Is it ever too early to decorate for Christmas?

The stockings hang on a mantle as families prepare for the holidays.
The stockings hang on a mantle as families prepare for the holidays.
Shelby Townsend
Christmas decorating should start after Thanksgiving
Christmas decorating should start after Thanksgiving

As the sun sets on the Halloween season, trick-or-treaters knock on the doors of their final houses and start heading home. When the clock strikes midnight, much controversy begins to arise. Do you put up your Christmas decorations or wait until Thanksgiving? Though many think Nov. 1  is the day holiday music should fill the halls, I believe otherwise. 

By putting Christmas decorations up the day after Halloween, you completely exclude the Thanksgiving holiday. This festivity began as a way to bring peace between the native americans and the colonists and give thanks for the pilgrims first successful harvest. The U.S Embassy and Consulates states expressing gratitude was customary for a bountiful harvest in both Native American and pilgrim cultures. In modern day, this holiday is meant to take a moment and be thankful for what we have as the pilgrims did back in the 1600s. By taking focus away from Thanksgiving  and placing it all on the Christmas festivities, you ignore the true focus of the holiday. 

After Thanksgiving is also a great time to put up your decorations because oftentimes, family is gathered in one home and can decorate together. This allows for a smooth transition between the two holidays and gives families a chance to bond as the holiday season begins. You can enjoy a delicious thanksgiving meal and then relax with your family as you watch a Christmas movie to start the season. 

In conclusion, Thanksgiving should not be shadowed by the Christmas season.

Studies have shown that putting up decorations early brings joy to some people.
Christmas decorating should begin as early as possible

As the Halloween season comes to a close, many are taking their final strolls through corn mazes and craving their last pumpkins. People of all ages gather their costumes as they prepare for their night of trick-or-treating and Halloween festivities. This inevitably brings the yearly debate of when the right time is to start Christmas decorating. Many are beginning to decorate earlier as the years go on because it prolongs the life of the holiday season and brings a neurological shift in our brains that causes a wave of nostalgia and dopamine.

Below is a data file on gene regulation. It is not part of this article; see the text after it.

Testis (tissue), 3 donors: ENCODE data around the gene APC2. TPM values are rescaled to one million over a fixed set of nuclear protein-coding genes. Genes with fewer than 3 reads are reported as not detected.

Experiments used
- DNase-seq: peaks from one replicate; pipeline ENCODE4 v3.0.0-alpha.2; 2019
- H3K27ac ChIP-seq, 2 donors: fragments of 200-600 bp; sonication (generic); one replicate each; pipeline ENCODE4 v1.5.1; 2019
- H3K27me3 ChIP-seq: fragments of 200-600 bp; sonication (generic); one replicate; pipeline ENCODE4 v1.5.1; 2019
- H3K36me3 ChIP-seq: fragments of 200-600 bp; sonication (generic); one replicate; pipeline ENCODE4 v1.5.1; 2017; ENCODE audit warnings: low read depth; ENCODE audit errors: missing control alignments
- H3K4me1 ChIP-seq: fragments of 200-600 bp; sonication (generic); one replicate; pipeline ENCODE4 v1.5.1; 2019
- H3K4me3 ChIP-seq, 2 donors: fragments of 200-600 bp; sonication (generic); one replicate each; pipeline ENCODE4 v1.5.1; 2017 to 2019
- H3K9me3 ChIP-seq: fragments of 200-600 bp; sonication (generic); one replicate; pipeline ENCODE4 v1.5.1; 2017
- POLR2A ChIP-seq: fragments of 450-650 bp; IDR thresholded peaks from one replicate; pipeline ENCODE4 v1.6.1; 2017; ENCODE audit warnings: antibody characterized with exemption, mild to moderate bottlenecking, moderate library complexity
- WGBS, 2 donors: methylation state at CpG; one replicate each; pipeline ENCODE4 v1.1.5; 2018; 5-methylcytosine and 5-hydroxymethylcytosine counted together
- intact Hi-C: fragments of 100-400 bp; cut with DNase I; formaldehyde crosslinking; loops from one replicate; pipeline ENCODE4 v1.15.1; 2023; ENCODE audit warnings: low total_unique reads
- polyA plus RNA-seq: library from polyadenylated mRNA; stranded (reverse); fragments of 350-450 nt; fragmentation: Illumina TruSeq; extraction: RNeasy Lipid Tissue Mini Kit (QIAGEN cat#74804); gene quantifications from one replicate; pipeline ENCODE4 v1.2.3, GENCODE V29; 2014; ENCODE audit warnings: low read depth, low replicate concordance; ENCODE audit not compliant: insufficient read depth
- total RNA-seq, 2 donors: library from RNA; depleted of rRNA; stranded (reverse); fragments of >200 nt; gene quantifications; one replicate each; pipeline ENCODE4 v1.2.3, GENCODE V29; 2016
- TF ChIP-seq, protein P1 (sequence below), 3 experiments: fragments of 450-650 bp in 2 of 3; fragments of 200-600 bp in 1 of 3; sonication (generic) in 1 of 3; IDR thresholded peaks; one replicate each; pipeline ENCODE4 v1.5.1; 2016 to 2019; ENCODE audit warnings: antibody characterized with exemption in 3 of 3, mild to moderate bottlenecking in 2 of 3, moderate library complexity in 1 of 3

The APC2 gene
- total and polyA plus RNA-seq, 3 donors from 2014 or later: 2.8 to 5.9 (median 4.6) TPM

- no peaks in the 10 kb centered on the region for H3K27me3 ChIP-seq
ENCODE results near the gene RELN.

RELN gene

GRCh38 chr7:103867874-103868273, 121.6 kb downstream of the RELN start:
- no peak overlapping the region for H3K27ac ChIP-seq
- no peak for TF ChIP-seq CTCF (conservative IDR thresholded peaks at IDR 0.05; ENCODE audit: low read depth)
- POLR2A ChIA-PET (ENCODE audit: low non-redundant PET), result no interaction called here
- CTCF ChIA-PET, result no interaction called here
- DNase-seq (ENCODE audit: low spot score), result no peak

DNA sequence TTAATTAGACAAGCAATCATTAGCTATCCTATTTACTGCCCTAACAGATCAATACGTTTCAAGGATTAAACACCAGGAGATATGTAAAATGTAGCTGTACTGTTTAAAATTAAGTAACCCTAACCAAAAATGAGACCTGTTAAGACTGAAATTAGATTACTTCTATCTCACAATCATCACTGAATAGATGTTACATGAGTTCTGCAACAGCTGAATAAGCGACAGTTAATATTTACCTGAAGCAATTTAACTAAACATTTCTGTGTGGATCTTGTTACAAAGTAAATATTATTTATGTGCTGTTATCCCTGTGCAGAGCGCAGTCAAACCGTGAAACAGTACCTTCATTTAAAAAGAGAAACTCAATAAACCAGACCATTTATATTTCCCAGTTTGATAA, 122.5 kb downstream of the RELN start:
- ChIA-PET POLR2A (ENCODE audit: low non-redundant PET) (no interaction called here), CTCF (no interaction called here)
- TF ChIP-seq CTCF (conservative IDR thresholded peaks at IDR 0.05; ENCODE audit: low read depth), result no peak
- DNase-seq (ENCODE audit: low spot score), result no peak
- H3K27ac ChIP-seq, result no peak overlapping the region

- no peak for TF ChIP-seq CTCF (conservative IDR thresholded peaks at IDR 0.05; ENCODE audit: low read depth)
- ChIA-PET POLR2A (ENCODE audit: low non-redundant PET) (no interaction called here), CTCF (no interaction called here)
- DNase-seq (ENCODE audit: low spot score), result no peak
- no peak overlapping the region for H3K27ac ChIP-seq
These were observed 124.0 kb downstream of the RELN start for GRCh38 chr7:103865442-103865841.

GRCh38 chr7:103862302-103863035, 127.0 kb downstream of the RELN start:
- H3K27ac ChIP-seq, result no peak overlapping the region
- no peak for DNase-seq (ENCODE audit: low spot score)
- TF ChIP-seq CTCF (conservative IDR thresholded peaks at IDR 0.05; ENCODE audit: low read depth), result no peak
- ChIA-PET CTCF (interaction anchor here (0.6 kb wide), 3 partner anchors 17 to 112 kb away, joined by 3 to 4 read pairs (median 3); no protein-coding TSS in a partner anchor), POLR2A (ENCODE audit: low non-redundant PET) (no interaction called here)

Many researchers and health professionals vouch that putting up Christmas decorations early has a positive effect on our mental health. Having rituals is a very crucial part of mental health and ensures our brain a sense of control. Many view Christmas decorating as a ritual, which gives the mind a sense of control in order to have some normalcy in our lives. Vineeth John, professor of psychiatry at UTHealth, supports the claim that decorating early is a way to try and reclaim traditions and rituals that offer us a confluence of memories, identity, connection, and family.

In the study conducted by the British Medical Journal, researchers used fMRI data to detect Christmas spirit in the human brain. They used an fMRI rather than an MRI because an fMRI looks at the functions of the brain rather than the tissue and organs that an MRI examines. They gave each participant a Q&A asking if they celebrate Christmas and for how long they have celebrated it. Then performed an fMRI to detect activity in the different cortexes of the brain. The study found that when the participants were shown pictures associated with Christmas, it sparked bold activity in the brain’s frontal premotor cortex, primary motor cortex, and parietal lobule. The frontal premotor cortex is responsible for emotions. When shown the pictures, the brain produced joyful and pleasant emotions, resulting in a “Christmas Spirit Network” in the human brain. It can be now seen that putting up your decorations early prolongs the positive emotions in our brains that trigger nostalgia and happiness.

The goal of the holiday season is to bring people together and this debate should not negate that. At the end of the day, it is up to the individual when they decide to decorate their house with winter decorations. That being said, science does back up the idea that putting up your decor early prolongs the holiday season, boosts feelings of nostalgia and joy, and maintains the need for control in our lives.

Studies have shown that putting up decorations early brings joy to some people. (Shelby Townsend)
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